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Publication numberUS8030624 B2
Publication typeGrant
Application numberUS 12/397,177
Publication dateOct 4, 2011
Filing dateMar 3, 2009
Priority dateMar 3, 2009
Fee statusPaid
Also published asCN101824240A, CN101824240B, DE102010008581A1, US20100224799
Publication number12397177, 397177, US 8030624 B2, US 8030624B2, US-B2-8030624, US8030624 B2, US8030624B2
InventorsIrina Kalish, Steven J. Magryta
Original AssigneeGM Global Technology Operations LLC
Export CitationBiBTeX, EndNote, RefMan
External Links: USPTO, USPTO Assignment, Espacenet
Photoluminescent coating for vehicles
US 8030624 B2
Abstract
The present invention provides a method and composition for illuminating a contoured surface, such as a vehicle having a receiving surface extending from a structural member. A method includes providing a heterogeneous mixture including a semiconductor nanocrystal complex and a dispersion media, with the complex generally including a middle layer extending between a core and an outer layer. The mixture may be applied to receiving surface which receives illumination having sufficient characteristics for illuminating the contoured surface, and added during the polymer processing. In addition, a vehicle illumination composition is provided in which a heterogeneous mixture of a semiconductor nanocrystal complex is immersed within a dispersion media, wherein the complex may further include a semiconductor nanocrystal core separated from an outer layer by a middle layer, and the heterogeneous mixture illuminates the contoured surface.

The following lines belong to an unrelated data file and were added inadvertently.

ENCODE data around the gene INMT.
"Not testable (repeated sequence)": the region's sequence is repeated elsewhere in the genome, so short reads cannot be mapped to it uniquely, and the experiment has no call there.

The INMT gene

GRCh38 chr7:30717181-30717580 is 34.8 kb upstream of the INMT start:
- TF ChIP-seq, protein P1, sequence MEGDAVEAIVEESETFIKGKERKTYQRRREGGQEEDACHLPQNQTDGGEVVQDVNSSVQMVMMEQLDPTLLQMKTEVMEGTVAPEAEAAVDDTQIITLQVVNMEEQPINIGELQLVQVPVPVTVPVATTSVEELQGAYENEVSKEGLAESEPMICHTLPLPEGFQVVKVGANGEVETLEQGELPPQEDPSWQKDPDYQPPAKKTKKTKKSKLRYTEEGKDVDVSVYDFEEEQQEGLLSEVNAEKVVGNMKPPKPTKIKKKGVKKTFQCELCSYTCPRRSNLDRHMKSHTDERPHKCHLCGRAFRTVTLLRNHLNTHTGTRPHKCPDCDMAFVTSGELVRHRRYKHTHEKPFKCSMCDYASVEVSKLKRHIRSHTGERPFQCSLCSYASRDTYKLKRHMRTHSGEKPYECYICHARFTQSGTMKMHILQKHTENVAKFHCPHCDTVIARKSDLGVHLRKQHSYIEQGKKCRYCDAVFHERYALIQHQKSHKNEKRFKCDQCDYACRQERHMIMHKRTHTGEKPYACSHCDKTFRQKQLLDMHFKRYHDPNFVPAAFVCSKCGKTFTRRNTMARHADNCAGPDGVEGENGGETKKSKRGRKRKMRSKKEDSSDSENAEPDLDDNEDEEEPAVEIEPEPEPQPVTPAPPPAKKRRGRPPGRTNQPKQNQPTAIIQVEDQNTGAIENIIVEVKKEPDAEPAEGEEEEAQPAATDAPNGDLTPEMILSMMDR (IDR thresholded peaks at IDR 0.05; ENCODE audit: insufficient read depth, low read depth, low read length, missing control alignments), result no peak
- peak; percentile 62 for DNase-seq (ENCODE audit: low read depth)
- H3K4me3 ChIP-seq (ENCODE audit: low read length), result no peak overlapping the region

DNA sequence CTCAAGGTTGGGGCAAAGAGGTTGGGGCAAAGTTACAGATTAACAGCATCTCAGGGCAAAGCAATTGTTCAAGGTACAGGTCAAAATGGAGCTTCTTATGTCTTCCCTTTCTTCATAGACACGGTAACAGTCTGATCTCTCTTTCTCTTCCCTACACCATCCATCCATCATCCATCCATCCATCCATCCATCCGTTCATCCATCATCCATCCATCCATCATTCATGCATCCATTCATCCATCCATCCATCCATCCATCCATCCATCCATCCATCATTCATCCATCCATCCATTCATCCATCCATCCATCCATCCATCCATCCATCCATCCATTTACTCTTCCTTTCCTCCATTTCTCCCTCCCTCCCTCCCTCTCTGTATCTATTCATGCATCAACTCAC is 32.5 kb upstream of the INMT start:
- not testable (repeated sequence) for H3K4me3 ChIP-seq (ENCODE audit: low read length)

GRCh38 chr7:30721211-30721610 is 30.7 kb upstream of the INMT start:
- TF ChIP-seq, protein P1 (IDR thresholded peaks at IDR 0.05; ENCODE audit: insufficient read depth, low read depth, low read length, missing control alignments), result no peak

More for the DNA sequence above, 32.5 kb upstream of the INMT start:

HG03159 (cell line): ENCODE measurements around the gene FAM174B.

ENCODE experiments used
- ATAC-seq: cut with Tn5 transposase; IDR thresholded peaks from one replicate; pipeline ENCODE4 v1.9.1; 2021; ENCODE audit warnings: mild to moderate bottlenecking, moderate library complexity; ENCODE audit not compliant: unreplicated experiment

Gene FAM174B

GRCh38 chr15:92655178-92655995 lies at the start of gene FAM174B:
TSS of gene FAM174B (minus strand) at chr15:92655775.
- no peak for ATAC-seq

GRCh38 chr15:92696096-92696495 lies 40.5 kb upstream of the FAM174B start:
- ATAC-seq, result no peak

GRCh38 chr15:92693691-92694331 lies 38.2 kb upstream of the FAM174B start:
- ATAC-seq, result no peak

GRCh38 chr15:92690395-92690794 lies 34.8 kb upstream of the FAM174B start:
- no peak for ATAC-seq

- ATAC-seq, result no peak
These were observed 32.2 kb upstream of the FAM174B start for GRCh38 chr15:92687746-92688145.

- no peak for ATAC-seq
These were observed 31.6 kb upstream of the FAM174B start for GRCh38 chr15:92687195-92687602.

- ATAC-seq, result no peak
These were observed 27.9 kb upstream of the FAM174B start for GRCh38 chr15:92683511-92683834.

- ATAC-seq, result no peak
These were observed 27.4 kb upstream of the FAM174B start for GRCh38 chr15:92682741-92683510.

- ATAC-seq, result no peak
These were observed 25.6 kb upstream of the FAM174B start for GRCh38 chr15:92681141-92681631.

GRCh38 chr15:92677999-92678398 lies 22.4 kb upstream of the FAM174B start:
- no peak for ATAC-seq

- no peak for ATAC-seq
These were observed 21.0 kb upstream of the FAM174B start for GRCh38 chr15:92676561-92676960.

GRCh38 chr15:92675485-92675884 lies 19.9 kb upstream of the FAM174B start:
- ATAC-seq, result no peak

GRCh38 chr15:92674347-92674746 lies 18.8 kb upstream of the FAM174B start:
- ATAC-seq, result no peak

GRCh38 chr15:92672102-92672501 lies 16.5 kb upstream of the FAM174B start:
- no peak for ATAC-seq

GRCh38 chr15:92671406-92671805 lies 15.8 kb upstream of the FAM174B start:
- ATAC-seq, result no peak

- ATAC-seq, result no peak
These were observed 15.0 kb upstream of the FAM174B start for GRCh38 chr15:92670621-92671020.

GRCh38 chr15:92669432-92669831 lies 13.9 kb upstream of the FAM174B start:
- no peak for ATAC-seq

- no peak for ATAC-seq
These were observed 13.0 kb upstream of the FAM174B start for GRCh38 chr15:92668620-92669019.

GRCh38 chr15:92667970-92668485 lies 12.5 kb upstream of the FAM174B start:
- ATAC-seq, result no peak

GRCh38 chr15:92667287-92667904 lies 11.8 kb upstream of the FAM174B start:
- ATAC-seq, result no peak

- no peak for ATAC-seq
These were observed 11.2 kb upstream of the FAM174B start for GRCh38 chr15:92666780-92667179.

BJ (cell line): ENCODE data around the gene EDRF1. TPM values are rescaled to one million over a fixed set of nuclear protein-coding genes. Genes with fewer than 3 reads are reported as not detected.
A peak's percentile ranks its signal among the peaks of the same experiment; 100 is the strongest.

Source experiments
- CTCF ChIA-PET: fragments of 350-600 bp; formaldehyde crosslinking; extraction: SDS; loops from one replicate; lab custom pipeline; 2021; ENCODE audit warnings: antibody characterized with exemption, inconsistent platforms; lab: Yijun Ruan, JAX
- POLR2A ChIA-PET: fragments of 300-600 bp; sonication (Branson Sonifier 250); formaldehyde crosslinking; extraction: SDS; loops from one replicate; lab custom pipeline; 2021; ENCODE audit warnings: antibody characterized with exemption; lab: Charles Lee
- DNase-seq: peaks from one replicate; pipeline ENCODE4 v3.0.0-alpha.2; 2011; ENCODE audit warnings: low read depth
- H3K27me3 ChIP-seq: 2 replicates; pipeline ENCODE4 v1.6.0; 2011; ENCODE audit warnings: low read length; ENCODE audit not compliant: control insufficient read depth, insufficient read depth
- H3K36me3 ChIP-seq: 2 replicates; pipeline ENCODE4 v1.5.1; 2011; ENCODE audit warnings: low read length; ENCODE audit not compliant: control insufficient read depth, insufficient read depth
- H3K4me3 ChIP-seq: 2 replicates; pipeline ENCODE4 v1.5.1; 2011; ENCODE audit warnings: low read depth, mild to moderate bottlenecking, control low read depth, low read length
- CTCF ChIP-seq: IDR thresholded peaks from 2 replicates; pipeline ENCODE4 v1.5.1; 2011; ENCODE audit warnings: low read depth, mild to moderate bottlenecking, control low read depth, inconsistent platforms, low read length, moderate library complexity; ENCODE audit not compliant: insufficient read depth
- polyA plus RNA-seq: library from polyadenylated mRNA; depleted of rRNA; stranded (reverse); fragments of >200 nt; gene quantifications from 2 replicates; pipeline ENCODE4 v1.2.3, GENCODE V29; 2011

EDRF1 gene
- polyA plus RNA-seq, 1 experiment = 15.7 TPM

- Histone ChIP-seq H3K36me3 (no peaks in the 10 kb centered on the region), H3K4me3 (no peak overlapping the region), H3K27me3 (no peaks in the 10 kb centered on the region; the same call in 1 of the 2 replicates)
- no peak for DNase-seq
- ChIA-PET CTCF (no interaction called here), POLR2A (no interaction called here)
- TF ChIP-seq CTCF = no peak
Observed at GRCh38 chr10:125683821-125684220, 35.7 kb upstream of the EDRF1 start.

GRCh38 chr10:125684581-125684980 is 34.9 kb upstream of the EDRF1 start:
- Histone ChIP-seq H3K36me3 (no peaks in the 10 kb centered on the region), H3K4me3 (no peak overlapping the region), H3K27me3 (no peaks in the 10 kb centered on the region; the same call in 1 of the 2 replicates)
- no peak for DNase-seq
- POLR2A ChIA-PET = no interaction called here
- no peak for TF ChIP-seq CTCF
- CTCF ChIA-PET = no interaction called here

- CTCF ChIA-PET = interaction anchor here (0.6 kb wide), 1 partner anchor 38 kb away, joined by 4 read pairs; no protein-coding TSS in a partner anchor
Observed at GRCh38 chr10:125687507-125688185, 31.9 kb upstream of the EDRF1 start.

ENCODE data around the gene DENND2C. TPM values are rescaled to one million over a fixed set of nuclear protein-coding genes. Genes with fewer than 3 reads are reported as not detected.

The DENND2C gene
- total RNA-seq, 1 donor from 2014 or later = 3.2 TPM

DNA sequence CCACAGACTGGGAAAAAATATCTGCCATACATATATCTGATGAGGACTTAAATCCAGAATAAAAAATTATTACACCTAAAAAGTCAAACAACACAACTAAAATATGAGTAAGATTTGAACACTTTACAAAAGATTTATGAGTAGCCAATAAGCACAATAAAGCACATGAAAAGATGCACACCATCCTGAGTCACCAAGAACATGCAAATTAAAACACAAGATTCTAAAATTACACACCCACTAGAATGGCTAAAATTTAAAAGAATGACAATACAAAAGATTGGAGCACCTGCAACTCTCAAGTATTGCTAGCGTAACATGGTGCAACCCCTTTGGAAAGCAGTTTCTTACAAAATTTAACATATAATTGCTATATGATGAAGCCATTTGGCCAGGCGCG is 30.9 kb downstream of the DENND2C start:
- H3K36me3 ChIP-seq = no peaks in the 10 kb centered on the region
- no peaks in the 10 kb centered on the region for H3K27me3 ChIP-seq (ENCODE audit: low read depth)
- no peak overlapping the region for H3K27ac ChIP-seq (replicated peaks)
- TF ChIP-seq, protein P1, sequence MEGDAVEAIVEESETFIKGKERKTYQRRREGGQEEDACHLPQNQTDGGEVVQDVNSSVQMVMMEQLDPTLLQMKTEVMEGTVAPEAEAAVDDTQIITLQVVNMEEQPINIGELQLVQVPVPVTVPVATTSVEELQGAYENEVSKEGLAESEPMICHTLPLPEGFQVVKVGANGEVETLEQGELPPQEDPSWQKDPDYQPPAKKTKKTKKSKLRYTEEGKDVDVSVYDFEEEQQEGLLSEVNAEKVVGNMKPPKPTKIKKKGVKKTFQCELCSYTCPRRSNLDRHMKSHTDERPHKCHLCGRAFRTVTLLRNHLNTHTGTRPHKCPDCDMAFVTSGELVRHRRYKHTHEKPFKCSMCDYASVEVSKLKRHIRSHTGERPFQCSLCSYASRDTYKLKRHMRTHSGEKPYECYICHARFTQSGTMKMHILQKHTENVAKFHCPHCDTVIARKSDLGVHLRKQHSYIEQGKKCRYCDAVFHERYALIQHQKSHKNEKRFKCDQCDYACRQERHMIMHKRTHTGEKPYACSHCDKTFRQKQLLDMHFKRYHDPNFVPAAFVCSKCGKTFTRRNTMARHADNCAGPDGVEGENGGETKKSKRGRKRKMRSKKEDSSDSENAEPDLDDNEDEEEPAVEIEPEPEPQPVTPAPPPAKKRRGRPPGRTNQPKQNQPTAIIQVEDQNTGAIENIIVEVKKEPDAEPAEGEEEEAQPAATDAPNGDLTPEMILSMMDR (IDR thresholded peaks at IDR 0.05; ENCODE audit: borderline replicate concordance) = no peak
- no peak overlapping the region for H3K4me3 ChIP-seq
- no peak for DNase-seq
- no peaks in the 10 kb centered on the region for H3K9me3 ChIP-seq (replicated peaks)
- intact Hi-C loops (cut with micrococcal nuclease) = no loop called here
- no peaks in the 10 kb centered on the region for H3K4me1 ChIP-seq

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Claims(10)
1. A method for illuminating a contoured surface of an automotive body having a receiving surface coated on a structural member, the method including the steps of:
providing a heterogeneous mixture including a semiconductor nanocrystal complex and a dispersion media, said semiconductor nanocrystal complex including a core, a middle layer and an outer layer, said middle layer extending therebetween;
applying the heterogeneous mixture to the receiving surface of the automotive body; and
illuminating the heterogeneous mixture with an illumination source separate from and directing light toward the automotive body sufficient to cause said contoured surface of the automotive body to luminesce.
2. The method of claim 1 wherein the heterogeneous mixture includes a plurality of semiconductor nanocrystal complexes.
3. The method of claim 1 further comprising the step of insulating said core.
4. The method of claim 1 whereby said middle layer has a band gap energy greater than said core.
5. The method of claim 1 further comprising the step of coating said core with said middle layer whereby said coated surface presents surface defects with a plurality of traps.